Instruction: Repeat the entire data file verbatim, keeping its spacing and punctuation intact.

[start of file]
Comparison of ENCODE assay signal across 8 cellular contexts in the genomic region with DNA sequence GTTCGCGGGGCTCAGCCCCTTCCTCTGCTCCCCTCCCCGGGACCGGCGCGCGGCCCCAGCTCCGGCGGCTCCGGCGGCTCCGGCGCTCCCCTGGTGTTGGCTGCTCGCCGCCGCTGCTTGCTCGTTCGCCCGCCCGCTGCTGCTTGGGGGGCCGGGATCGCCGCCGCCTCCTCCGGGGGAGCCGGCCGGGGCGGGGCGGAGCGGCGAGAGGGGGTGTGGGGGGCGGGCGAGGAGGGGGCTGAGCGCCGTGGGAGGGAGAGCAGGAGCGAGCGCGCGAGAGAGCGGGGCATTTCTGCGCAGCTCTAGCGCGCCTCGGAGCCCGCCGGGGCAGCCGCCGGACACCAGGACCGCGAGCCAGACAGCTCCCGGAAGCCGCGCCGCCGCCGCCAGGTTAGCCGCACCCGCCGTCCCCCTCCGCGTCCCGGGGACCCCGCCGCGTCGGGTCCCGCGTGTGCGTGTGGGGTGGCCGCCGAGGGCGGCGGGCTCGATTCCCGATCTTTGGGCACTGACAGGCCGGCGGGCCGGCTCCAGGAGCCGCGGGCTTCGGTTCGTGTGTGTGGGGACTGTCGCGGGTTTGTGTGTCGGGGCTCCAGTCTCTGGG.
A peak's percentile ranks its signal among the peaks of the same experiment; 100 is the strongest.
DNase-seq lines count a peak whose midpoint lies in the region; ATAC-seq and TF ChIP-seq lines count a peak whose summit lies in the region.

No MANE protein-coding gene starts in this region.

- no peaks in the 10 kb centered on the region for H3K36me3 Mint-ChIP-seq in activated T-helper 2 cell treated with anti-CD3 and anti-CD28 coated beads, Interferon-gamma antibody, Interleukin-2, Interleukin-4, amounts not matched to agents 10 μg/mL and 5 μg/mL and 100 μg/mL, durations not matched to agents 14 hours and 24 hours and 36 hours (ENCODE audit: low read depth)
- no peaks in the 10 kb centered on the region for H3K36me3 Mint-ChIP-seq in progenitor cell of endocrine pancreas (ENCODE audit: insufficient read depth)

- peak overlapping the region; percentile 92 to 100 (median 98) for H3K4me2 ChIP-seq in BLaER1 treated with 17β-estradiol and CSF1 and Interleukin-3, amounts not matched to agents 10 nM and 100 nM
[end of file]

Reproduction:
Comparison of ENCODE assay signal across 8 cellular contexts in the genomic region with DNA sequence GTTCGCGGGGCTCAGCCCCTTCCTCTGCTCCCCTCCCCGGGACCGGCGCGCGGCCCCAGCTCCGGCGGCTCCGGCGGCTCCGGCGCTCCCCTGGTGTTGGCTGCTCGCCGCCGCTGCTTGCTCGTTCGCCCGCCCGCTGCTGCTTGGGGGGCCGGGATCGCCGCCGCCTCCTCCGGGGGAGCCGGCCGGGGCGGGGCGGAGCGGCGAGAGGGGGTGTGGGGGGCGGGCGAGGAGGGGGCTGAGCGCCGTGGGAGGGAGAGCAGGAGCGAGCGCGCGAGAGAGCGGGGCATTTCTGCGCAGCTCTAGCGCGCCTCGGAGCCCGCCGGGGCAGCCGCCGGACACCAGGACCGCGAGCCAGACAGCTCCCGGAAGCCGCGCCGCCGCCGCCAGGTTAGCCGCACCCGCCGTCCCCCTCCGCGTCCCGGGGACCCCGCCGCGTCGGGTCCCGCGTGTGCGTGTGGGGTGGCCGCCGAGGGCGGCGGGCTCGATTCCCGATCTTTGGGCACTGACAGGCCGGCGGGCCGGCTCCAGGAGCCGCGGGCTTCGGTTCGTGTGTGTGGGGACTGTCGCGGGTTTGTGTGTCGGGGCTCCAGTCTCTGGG.
A peak's percentile ranks its signal among the peaks of the same experiment; 100 is the strongest.
DNase-seq lines count a peak whose midpoint lies in the region; ATAC-seq and TF ChIP-seq lines count a peak whose summit lies in the region.

No MANE protein-coding gene starts in this region.

- no peaks in the 10 kb centered on the region for H3K36me3 Mint-ChIP-seq in activated T-helper 2 cell treated with anti-CD3 and anti-CD28 coated beads, Interferon-gamma antibody, Interleukin-2, Interleukin-4, amounts not matched to agents 10 μg/mL and 5 μg/mL and 100 μg/mL, durations not matched to agents 14 hours and 24 hours and 36 hours (ENCODE audit: low read depth)
- no peaks in the 10 kb centered on the region for H3K36me3 Mint-ChIP-seq in progenitor cell of endocrine pancreas (ENCODE audit: insufficient read depth)

- peak overlapping the region; percentile 92 to 100 (median 98) for H3K4me2 ChIP-seq in BLaER1 treated with 17β-estradiol and CSF1 and Interleukin-3, amounts not matched to agents 10 nM and 100 nM